The works of a familiar face from the recent past are paying London a visit to mark the centenary anniversary of their creator’s birth. Despite his initial training as an architectural draughtsman, Lynn Chadwick (1914-2003) is widely known today as a sculptor and began to participate in several exhibitions (such as those at Gimpel Fils gallery) in the late 1940s and 1950s. His work is now on display at Blain|Southern, London, until 28 June.
Following his unexpected triumph of winning the International Prize for Sculpture at the 28th Venice Biennale in 1956, beating well established sculptors at the time such as Alberto Giacometti, Chadwick carried on his career as a self-taught artist producing a large body of work. This early success helped him purchase Lypiatt Park in Gloucestershire, a medieval and Tudor manor house, which became his home and workplace from 1958 until his death in 2003. Many of his sculptures are still dispersed in the parkland grounds of the estate.
Blain|Southern gallery presents a major survey of these works, not only in its London branch but also in the Berlin and New York (Blain|Di Donna) showrooms. A concurrent retrospective exhibition also takes place at Osborne Samuel in London while four works (steel beasts made between 1989 and 1990) were on display at the Annenberg courtyard of Royal Academy of Arts until recently.
The London show at Blain|Southern spans the gallery’s ground floor and basement areas. The ground floor space is occupied with earlier samples of Chadwick’s oeuvre (dated between 1956 and 1967), all welded and cast in bronze, a technique and medium that he began employing from the 1950s and he never actually abandoned. These large scale figures embrace both human and animalesque forms in predominantly abstract fashion.
All sculptures (the so-called stabiles as opposed to the earlier mobiles) stand on elongated and attenuated legs, supporting heavy and voluminous geometrical bodies. The underlying kinesis of his creatures is engulfed in his Teddy Boy and Girl (1955), one of the works responsible for engaging the Biennale prize in 1956. Here, the male and the female figures are portrayed as two monumental entities in motion -a rectangle and triangle in dialogue- balancing on stilts. The representation of this particular male figure is reminiscent of the egg case of a skate, echoing Chadwick’s inspiration from the natural world.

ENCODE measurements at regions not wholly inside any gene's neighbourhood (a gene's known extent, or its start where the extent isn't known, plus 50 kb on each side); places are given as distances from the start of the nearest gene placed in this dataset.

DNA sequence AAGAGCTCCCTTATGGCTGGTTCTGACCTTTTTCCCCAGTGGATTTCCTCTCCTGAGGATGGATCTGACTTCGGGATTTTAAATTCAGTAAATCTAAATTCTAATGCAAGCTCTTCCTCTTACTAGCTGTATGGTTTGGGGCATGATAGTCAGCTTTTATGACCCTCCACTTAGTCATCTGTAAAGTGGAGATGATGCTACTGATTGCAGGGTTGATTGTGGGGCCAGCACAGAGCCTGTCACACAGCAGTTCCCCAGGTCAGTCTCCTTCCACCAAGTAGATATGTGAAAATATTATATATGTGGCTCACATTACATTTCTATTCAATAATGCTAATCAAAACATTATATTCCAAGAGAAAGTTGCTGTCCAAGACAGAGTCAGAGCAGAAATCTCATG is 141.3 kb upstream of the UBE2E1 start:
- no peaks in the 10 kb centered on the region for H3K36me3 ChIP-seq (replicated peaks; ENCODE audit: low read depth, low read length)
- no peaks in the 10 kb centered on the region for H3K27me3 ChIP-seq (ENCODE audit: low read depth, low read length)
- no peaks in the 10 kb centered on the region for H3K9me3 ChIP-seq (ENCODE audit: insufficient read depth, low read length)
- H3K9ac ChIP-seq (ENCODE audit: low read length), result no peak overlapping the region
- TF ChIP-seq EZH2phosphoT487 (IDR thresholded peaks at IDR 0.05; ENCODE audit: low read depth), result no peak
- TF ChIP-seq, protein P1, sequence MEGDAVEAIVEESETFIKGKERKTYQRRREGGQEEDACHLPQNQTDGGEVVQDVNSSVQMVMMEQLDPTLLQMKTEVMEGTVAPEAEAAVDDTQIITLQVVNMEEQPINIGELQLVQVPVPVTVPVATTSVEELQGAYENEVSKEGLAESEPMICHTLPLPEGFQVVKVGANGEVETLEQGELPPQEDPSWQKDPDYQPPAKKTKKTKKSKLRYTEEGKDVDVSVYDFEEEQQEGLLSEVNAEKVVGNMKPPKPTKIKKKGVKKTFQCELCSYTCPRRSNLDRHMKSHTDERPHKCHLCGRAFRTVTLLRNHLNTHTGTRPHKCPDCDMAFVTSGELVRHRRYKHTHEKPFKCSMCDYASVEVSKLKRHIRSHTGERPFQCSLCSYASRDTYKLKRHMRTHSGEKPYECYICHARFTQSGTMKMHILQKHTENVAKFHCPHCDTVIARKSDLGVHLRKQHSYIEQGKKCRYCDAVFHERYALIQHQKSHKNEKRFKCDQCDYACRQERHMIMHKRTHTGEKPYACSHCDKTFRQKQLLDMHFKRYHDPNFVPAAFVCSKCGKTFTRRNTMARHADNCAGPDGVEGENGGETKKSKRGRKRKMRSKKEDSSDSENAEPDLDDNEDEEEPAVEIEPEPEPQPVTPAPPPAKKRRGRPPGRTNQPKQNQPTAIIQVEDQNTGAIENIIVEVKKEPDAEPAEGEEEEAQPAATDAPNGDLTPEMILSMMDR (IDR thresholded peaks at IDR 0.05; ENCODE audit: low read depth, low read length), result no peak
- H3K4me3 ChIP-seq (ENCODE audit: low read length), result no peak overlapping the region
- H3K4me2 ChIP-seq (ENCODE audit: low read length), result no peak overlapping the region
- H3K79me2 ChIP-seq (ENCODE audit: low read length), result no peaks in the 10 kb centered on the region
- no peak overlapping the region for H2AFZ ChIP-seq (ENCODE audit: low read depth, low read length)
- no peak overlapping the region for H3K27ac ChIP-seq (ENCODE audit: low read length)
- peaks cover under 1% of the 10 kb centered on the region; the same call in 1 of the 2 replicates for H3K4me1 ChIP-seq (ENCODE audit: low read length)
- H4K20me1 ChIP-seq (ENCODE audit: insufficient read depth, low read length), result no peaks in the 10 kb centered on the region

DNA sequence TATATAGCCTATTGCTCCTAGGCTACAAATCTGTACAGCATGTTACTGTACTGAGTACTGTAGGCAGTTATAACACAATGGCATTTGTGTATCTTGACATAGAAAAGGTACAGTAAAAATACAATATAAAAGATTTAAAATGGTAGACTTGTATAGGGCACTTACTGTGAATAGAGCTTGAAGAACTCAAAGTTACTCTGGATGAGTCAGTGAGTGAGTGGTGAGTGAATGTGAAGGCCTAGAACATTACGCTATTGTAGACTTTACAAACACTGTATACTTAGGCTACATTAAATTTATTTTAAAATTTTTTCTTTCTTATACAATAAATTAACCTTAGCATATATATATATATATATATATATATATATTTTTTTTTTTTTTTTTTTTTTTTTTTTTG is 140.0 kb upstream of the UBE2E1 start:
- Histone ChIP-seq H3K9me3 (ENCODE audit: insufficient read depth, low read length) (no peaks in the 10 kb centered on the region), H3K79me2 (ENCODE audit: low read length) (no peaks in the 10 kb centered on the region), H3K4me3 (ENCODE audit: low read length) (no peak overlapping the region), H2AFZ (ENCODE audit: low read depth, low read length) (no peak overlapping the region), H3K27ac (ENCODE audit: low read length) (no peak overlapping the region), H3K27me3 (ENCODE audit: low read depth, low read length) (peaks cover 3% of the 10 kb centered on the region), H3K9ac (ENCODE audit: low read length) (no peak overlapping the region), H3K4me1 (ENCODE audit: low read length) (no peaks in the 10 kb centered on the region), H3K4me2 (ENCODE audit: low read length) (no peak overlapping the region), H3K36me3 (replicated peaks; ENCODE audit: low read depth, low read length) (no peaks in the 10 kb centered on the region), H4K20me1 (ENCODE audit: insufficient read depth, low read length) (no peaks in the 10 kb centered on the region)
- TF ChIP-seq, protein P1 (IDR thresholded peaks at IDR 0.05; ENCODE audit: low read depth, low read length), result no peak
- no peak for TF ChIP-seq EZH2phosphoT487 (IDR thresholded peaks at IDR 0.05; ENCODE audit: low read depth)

Encounter VI (1956) still has close resemblances with the previous work, although a clearer and more robust geometric approach is beginning to emerge shortly after; Moon of Alabama (1957), Stranger III (1959), Beast XVI (1959), Black Beast (1960) and the totemic presence of Trigon (1961) are surveys of geometrical arrangement of surfaces and the subtle occurrence of abstraction.
Homage to his fascination with geometry is heavily embodied in the series of nine pyramidal objects, all made in 1966 from a different medium this time, formica on wood. The abstract hypostasis of Conjunction XII (1967) encapsulates this keystone evolution in Chadwick’s artistic vocabulary.
Coming back to earlier forms, Chadwick revisited his animal sculptures by producing a whole series of new works in the 1990s, six of them are on display at the basement space. Made of welded stainless steel, these smaller scaled, nevertheless vigorously intensified, beast works are maquettes for larger creations (such as those presented at the Royal Academy). Emphasising on motion and instinctive behavioural characteristics, Chadwick’s prismatic percipience of form representation is permeated with dynamism and futuristic mannerism. His Ace of Diamonds II (1986-96), another stainless steel survey for a group of kinetic sculptures, demonstrates his ongoing enthrallment in the trajectory of movement.
Chadwick has been criticised by some for the lack of new ideas. However, a more careful study of his work divulges a busy mind always keen to investigate new ‘readings’ on chosen narratives and challenge past practices. His contribution to British post war sculpture was irreplaceable and his opus will endure to stimulate artists and art historians for the years to come.
Lynn Chadwick: Retrospectives, until 28 June, Blain|Southern, 4 Hanover Square, London, W1S 1BP.
1. Stranger III, 1959, Bronze, 218 x 264 x 84 cm (85 x 104 x 32 in)Photo: Peter Mallet, 2014.
2. Lion I, 1990, Welded stainless steel, 162.5 x 132 x 345.5 cm (64 x 52 x 136 in) Photo: Peter Mallet, 2014.